"Congress continues to debate the efficacy and constitutionality of federal regulation of firearms and ammunition. It is a contentious debate, with strong advocates for and against the further federal regulation of firearms. Gun control advocates argue that federal regulation of firearms curbs access by criminals, juveniles, and other 'high-risk' individuals. They contend that only federal measures can successfully reduce the availability of guns throughout the nation. Some seek broad policy changes such as near-prohibition of non-police handgun ownership or the registration of all firearms or firearm owners. They assert that there is no constitutional barrier to such measures and no significant social costs. Others advocate fewer comprehensive policies that they maintain would not impede ownership and legitimate firearm transfers. Gun control opponents deny that federal policies keep firearms out of the hands of high-risk persons; rather, they argue, controls often create burdens for law-abiding citizens and infringe upon constitutional rights provided by the Second Amendment. Some argue further that widespread gun ownership is one of the best deterrents to crime as well as to potential tyranny, whether by gangs or by government. They may also criticize the notion of enhancing federal, as opposed to state, police powers. Additional firearm-related issues that may receive consideration include (1) retaining Brady background check records for approved firearm transactions to enhance terrorist screening, (2) more strictly regulating certain long-range fifty caliber rifles, (3) further regulating certain firearms previously defined in statute as 'assault weapons,' and (4) requiring background checks for private firearm transfers at gun shows."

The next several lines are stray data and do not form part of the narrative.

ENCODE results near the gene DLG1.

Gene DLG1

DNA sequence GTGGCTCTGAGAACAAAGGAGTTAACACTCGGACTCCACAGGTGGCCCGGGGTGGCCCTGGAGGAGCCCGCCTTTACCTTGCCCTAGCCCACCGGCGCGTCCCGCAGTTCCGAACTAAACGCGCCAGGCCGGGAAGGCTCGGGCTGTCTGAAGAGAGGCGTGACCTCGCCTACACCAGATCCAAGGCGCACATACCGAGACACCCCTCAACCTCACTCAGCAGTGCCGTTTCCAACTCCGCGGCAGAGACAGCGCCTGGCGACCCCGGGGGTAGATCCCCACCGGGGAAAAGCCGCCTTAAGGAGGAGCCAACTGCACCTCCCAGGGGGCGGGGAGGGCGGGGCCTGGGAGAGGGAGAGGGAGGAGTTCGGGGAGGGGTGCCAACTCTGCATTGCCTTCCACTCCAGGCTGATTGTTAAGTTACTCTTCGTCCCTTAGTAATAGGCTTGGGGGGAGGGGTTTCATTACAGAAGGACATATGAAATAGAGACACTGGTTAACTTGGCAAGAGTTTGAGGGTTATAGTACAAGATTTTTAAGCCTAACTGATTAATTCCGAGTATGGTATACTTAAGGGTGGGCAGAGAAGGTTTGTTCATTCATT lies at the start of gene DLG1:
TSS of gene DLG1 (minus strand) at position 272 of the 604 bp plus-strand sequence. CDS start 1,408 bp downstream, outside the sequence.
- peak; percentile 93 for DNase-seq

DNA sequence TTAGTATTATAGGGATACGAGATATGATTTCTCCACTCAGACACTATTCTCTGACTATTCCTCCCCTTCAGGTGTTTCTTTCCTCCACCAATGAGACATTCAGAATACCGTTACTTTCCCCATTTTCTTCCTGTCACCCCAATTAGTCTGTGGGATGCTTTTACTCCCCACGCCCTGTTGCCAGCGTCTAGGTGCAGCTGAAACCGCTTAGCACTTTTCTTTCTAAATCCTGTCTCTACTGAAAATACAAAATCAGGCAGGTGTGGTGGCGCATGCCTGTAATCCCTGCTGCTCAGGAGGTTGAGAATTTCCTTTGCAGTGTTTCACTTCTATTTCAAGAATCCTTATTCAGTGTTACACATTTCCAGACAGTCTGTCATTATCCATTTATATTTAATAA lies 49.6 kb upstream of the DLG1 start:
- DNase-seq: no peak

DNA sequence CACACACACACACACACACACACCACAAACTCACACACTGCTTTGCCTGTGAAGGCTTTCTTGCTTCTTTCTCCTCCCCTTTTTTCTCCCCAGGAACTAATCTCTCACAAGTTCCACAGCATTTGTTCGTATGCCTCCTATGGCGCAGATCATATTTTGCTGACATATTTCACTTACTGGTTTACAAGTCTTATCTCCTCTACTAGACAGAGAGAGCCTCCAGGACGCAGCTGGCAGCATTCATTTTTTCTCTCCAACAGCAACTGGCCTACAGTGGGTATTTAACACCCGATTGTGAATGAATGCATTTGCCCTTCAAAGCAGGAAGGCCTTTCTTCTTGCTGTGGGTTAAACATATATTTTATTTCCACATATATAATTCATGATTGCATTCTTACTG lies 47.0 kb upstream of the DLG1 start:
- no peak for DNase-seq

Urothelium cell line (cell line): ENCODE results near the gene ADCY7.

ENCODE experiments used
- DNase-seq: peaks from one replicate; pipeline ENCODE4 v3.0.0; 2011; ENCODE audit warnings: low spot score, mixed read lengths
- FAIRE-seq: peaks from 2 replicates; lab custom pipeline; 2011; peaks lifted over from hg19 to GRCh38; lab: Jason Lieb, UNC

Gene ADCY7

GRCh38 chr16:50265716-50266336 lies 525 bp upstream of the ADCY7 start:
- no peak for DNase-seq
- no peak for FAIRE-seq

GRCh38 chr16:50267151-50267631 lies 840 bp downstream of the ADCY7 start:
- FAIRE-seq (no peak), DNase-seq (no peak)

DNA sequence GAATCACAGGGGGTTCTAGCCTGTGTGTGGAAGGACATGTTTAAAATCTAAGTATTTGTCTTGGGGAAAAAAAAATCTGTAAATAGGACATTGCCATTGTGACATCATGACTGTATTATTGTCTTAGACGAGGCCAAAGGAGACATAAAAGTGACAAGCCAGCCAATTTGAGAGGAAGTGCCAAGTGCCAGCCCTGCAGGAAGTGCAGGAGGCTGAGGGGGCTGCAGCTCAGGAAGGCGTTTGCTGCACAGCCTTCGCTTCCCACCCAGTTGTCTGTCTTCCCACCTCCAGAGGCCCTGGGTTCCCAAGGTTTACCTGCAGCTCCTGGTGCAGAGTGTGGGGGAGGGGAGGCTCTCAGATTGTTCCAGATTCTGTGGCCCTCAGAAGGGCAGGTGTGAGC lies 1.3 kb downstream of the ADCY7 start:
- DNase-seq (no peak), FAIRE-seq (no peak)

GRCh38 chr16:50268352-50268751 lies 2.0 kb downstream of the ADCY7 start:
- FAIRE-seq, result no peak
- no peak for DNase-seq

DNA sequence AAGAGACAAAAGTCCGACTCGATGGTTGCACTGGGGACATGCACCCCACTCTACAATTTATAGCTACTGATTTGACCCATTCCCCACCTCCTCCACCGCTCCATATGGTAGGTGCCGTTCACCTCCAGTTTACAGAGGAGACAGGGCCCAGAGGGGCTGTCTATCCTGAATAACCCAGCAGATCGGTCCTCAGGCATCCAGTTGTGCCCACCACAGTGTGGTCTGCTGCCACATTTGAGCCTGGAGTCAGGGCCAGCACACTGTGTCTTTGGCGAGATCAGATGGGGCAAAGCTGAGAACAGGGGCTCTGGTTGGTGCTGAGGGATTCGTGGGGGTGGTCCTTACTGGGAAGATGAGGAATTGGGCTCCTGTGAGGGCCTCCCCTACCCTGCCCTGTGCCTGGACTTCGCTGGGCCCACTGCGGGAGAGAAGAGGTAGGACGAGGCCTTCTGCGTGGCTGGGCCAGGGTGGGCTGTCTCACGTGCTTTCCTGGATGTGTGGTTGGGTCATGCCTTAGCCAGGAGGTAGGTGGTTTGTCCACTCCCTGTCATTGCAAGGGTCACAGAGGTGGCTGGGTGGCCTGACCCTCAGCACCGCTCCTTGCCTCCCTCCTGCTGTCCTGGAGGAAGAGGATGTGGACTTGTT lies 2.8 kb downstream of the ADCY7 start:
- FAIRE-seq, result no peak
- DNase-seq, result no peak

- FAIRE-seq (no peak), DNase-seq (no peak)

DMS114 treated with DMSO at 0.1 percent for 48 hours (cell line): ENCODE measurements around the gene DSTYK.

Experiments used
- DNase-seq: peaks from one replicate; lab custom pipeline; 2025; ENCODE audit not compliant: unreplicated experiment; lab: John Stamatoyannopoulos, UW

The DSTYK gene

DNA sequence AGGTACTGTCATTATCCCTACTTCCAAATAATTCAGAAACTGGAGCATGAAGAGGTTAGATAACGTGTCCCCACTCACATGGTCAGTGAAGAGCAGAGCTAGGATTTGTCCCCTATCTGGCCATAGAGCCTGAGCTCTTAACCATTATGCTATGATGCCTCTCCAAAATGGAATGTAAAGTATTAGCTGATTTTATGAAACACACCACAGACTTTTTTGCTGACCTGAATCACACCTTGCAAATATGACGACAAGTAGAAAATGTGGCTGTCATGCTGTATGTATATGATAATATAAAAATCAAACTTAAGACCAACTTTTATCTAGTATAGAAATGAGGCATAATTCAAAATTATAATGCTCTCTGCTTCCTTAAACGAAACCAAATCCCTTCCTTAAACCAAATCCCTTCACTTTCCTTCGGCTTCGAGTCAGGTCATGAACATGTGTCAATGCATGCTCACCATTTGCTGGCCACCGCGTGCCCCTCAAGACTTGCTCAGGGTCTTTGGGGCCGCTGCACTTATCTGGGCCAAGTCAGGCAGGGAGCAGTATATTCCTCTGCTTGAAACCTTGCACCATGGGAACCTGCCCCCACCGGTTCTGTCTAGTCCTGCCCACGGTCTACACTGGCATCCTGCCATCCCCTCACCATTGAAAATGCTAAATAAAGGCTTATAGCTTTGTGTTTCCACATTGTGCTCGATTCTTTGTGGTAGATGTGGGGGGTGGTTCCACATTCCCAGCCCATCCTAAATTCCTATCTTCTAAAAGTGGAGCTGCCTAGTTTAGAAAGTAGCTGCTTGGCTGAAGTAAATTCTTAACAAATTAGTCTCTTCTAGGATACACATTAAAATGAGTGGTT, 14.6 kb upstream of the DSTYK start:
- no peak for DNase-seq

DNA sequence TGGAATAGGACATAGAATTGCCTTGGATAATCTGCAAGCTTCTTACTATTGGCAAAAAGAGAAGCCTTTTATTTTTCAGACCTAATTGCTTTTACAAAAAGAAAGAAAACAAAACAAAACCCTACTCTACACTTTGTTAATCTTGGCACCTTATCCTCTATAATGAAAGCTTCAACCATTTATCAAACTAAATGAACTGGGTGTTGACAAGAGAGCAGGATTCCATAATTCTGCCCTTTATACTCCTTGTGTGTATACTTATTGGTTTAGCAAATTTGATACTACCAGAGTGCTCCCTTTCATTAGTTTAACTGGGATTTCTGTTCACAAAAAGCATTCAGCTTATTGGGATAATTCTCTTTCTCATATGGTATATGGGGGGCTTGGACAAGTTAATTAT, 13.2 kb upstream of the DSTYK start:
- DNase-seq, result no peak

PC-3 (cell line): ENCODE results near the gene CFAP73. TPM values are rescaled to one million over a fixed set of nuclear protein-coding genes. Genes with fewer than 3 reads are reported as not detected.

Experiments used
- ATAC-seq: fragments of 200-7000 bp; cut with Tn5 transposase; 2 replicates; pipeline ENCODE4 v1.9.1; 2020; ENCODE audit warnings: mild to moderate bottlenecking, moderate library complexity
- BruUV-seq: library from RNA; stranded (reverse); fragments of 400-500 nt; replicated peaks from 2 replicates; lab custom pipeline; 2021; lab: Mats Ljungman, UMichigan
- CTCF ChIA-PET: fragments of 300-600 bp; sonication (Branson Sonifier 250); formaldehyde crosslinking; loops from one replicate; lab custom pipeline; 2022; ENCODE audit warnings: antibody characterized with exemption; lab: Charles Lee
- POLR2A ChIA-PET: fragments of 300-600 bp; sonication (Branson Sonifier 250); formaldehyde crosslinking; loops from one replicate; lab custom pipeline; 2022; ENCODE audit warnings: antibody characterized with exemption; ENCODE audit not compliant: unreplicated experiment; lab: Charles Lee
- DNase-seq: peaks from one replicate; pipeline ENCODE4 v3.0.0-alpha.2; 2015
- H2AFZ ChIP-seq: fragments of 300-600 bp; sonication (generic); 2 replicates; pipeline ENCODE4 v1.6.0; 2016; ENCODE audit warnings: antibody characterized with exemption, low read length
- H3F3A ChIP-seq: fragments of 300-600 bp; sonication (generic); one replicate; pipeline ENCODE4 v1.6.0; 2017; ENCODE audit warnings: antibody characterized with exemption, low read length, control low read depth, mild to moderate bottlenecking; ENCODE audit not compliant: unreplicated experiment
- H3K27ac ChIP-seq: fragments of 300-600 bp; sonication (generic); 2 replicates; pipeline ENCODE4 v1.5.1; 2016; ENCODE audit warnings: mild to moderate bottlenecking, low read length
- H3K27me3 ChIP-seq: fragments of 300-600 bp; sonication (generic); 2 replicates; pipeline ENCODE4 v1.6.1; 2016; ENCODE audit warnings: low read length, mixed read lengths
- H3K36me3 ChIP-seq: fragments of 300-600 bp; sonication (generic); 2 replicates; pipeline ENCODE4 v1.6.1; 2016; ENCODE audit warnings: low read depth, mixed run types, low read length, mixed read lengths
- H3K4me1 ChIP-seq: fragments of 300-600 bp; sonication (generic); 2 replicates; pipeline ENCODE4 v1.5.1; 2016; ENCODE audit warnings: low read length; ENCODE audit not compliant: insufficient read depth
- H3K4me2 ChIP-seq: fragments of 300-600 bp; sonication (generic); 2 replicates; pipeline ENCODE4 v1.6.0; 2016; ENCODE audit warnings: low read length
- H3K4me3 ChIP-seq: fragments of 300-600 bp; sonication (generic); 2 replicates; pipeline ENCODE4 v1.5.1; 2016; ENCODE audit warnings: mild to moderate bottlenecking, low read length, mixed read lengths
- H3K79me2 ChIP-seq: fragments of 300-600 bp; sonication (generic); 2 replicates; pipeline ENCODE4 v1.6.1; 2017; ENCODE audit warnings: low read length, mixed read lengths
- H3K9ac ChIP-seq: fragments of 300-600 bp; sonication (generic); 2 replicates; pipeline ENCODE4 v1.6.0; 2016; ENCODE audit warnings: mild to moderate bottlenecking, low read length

CRS Report for Congress, RL32842